Three years of exhaustive work by 70 volunteers will pay off tomorrow (Saturday) as a mass of information on 1,700 Tyneside casualties of the First World War is made publically available.
Tynemouth World War 1 Commemoration Project was launched in June, 2011, with the idea of working on a Roll of Honour compiled for the old borough of Tynemouth.
The roll of local men who had died as a result of the war was drawn up by the Shields Weekly News in 1919 and was revised in 1923 when another 400 names were added to give a total of 1,700.
But there was little or no information beyond the names of the fallen.
The project, basedin the Linskill Centre in North Shields, set out to gather as mucn information about each of the individuals on the roll as possible.
Two vounteers researched each name to elminate mistakes and misconceptions, and families added to the flow of facts by bringing in keepsakes such as letters and photographs.
Tomorrow, the resulting online database will go live at a project open day at the Customer First Centre- formerly North Shields Library - on Northumberland Square.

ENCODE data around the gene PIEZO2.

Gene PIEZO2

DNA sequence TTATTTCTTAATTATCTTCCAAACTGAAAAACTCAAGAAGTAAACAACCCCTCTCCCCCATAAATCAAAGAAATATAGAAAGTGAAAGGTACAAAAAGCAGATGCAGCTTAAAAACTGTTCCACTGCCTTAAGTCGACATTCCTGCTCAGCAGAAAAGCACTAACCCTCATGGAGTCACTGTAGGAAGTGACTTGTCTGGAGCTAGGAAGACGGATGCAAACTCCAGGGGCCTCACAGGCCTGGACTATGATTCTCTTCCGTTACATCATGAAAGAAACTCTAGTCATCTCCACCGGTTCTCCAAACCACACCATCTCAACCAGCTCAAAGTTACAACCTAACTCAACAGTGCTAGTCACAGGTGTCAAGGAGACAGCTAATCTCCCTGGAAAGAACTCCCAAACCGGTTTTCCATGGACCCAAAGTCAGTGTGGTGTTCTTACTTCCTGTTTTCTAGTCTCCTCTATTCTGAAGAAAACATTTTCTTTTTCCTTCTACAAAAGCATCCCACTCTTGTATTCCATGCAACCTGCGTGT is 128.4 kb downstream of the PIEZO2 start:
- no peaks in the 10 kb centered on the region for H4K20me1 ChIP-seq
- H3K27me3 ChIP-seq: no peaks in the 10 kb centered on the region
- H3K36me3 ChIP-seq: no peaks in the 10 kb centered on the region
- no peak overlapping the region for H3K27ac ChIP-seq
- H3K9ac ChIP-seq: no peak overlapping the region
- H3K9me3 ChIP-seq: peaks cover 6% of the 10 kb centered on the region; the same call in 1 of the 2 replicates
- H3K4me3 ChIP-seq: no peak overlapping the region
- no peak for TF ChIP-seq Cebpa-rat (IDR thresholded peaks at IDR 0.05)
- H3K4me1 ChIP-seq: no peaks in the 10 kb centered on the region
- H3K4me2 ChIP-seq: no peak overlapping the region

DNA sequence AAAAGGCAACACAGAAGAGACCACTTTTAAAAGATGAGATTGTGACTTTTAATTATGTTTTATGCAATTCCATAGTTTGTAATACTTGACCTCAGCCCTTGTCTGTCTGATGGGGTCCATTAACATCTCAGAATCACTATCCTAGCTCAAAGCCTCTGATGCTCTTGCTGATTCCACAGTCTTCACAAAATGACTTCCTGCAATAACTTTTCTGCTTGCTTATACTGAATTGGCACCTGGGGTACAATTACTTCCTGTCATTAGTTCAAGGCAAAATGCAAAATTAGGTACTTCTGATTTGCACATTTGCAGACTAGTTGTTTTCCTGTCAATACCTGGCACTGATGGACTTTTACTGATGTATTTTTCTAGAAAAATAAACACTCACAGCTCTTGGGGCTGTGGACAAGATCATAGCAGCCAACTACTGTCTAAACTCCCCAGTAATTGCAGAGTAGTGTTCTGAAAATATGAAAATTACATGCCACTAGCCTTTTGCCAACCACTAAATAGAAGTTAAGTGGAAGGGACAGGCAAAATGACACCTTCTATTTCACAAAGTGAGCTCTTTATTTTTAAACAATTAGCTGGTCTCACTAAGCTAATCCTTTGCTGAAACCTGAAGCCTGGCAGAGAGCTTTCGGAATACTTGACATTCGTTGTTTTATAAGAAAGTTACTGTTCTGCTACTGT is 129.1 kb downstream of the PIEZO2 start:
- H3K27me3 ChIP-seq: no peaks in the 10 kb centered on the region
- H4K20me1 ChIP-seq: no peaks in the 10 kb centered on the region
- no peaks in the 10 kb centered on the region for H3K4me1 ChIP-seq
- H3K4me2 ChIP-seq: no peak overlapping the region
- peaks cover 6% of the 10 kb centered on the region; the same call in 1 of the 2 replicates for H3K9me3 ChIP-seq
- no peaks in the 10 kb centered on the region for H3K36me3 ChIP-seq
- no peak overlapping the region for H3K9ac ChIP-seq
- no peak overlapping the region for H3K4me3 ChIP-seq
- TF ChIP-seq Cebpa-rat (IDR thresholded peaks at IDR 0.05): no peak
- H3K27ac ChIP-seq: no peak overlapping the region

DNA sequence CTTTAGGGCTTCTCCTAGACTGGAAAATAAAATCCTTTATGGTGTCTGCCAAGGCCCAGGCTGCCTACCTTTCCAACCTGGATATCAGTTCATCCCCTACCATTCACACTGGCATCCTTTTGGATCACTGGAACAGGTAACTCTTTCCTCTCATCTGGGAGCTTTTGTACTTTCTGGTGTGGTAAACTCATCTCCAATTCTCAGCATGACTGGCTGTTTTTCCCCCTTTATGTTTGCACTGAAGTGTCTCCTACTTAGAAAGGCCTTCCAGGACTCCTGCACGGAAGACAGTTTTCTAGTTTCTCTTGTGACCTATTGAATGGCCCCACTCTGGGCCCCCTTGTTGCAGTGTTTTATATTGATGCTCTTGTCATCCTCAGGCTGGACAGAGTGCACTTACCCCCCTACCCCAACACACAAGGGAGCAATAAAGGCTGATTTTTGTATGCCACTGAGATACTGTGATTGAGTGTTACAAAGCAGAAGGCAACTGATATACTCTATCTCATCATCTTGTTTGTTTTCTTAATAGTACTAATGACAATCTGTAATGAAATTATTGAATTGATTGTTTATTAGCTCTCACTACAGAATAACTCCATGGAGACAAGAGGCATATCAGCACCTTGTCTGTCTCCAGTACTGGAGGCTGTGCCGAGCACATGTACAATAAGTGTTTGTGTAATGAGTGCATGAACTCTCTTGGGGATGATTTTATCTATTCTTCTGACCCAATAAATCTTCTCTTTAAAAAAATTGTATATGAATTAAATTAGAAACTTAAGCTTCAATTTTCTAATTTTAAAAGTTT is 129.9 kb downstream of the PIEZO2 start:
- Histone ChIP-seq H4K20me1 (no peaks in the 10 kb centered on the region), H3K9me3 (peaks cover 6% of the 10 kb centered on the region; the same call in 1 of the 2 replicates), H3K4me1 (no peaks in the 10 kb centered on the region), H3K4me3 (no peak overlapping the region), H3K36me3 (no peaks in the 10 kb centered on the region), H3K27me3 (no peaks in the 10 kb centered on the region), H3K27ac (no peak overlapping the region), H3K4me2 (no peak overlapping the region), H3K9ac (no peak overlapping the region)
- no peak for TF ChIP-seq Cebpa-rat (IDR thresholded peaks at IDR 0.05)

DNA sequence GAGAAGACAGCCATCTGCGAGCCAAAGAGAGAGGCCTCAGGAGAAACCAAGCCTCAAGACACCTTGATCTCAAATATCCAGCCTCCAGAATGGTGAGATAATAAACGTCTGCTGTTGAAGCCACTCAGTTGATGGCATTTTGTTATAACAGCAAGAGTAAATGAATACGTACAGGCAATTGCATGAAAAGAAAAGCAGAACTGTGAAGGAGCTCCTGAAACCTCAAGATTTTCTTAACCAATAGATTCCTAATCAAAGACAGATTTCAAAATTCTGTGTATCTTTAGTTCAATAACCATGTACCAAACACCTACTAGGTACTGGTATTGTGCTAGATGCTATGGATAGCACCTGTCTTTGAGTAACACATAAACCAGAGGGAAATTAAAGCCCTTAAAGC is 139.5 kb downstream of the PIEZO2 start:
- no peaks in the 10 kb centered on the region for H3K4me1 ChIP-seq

The event, from 10am-4pm, will feature talks, displays, demonstrations, Tyne Wear Archives and Museums, Time Bandits,, the North East Memorials Porject and youth and community groups.
The Tynemouth project has grown into the largest community-led commemoartive programme in the country.
Project co-ordinator Alan Fidler said that a reasonable amount of information was now available online for 75% of the men on the database.
“There is an amazing amount of information which has taken 100,000 work hours to gather.,” he said. “It has taken a phenomenal amount of work.”
The database is on www.tynemouthworldwarone.org
The project has presented its work to an audience of academic researchers at a seminar at Northumbria University.
Also on show at the open day will be the project’s interactive map, which shows the rate of loss suffered by the community.
The project took a map of parts of Tynemouth and North Shields from 1915-16 and placed a yellow dot on every house which suffered a loss in the war.
As the map is updated in three-month time segments, the dots grow and cluster.
Mr Fidler said: “ It is a graphic representation of the impact of the war on a community.”